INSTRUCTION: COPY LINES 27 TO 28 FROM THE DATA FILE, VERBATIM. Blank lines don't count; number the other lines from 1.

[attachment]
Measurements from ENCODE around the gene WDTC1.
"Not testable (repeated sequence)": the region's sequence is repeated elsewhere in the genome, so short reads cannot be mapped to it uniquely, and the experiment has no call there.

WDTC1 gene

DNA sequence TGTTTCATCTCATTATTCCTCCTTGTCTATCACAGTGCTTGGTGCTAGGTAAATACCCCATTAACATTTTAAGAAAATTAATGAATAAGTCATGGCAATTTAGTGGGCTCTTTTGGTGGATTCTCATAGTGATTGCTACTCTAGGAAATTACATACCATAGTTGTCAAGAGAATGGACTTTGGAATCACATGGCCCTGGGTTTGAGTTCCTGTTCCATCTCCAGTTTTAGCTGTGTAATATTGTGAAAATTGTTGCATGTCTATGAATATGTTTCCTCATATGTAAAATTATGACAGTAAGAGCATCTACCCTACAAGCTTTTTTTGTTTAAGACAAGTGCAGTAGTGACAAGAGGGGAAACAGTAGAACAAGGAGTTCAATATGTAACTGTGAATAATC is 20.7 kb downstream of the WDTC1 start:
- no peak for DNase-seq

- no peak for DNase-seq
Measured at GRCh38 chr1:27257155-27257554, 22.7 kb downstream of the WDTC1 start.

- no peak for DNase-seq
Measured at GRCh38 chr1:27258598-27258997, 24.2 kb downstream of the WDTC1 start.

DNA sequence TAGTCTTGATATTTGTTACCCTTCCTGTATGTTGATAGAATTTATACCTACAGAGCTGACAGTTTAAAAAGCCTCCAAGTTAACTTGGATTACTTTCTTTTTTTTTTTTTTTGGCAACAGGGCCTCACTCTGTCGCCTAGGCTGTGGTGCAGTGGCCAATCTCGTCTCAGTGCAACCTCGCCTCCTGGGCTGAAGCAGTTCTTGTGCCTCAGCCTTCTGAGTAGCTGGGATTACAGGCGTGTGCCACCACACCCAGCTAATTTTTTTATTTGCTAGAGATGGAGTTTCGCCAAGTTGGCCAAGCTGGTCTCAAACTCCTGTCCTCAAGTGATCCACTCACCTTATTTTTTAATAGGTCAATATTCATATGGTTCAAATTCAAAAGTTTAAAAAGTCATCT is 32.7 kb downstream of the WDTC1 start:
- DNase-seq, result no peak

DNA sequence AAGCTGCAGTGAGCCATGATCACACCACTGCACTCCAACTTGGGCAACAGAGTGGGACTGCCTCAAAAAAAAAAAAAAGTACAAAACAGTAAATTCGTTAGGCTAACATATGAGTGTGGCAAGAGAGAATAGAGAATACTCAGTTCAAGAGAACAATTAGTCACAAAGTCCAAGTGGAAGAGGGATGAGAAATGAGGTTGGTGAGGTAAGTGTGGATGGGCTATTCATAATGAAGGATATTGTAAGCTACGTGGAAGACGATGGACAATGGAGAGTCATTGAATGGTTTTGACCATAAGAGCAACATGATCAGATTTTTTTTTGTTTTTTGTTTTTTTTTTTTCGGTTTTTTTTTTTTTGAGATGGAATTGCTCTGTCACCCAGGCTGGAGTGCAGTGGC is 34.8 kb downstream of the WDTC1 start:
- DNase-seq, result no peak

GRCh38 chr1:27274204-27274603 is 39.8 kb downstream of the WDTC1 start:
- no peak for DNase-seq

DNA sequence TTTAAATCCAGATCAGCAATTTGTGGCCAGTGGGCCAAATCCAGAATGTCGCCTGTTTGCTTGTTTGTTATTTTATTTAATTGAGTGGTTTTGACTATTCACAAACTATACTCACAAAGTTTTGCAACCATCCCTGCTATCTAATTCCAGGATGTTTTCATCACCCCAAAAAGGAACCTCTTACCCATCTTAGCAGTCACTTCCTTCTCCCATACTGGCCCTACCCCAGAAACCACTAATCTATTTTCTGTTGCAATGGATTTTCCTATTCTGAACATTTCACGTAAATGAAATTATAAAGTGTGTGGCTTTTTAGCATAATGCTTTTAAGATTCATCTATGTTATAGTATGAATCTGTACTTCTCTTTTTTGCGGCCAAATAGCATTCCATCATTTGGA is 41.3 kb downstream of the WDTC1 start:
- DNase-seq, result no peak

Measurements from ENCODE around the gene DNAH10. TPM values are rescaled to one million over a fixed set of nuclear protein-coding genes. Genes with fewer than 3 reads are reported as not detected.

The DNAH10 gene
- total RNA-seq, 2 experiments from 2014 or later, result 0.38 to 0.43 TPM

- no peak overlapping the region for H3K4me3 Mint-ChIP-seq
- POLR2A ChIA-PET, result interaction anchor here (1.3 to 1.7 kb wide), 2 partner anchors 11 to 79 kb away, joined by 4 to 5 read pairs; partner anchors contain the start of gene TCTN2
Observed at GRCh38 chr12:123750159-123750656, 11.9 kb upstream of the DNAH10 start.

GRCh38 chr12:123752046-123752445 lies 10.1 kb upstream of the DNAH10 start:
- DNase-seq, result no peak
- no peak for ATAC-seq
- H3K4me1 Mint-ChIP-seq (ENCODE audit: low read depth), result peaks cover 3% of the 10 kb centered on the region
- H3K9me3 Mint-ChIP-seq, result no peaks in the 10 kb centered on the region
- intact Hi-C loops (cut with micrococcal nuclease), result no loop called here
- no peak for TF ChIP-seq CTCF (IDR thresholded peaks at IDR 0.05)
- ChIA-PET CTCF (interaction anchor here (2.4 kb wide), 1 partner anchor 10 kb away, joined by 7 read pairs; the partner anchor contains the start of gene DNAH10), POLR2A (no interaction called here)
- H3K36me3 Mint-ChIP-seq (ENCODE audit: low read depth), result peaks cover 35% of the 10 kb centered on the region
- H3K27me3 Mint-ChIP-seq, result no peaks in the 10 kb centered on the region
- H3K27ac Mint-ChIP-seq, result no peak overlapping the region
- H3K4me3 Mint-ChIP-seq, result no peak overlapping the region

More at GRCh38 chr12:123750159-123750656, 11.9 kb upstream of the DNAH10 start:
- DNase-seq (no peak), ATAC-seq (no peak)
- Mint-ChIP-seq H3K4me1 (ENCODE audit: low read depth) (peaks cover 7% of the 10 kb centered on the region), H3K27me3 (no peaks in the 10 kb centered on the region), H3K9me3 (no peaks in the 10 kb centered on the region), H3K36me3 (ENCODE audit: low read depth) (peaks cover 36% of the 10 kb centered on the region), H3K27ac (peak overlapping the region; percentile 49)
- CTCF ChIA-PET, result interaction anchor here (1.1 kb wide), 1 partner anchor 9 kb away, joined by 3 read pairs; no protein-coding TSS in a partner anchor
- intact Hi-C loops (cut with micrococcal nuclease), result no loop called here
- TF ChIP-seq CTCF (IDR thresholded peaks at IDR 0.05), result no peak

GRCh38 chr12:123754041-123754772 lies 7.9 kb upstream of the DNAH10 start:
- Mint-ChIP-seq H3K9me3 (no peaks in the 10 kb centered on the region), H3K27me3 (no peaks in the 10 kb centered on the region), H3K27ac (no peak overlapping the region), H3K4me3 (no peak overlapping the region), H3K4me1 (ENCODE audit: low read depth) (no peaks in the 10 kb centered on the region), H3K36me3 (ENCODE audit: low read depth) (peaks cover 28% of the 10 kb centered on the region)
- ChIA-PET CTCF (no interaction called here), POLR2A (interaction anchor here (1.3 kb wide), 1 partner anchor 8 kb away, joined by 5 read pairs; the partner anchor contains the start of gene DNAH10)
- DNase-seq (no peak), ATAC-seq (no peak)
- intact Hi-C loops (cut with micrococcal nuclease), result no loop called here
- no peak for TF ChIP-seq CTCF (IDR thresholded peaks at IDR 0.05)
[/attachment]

- H3K4me1 Mint-ChIP-seq (ENCODE audit: low read depth), result peaks cover 3% of the 10 kb centered on the region
- H3K9me3 Mint-ChIP-seq, result no peaks in the 10 kb centered on the region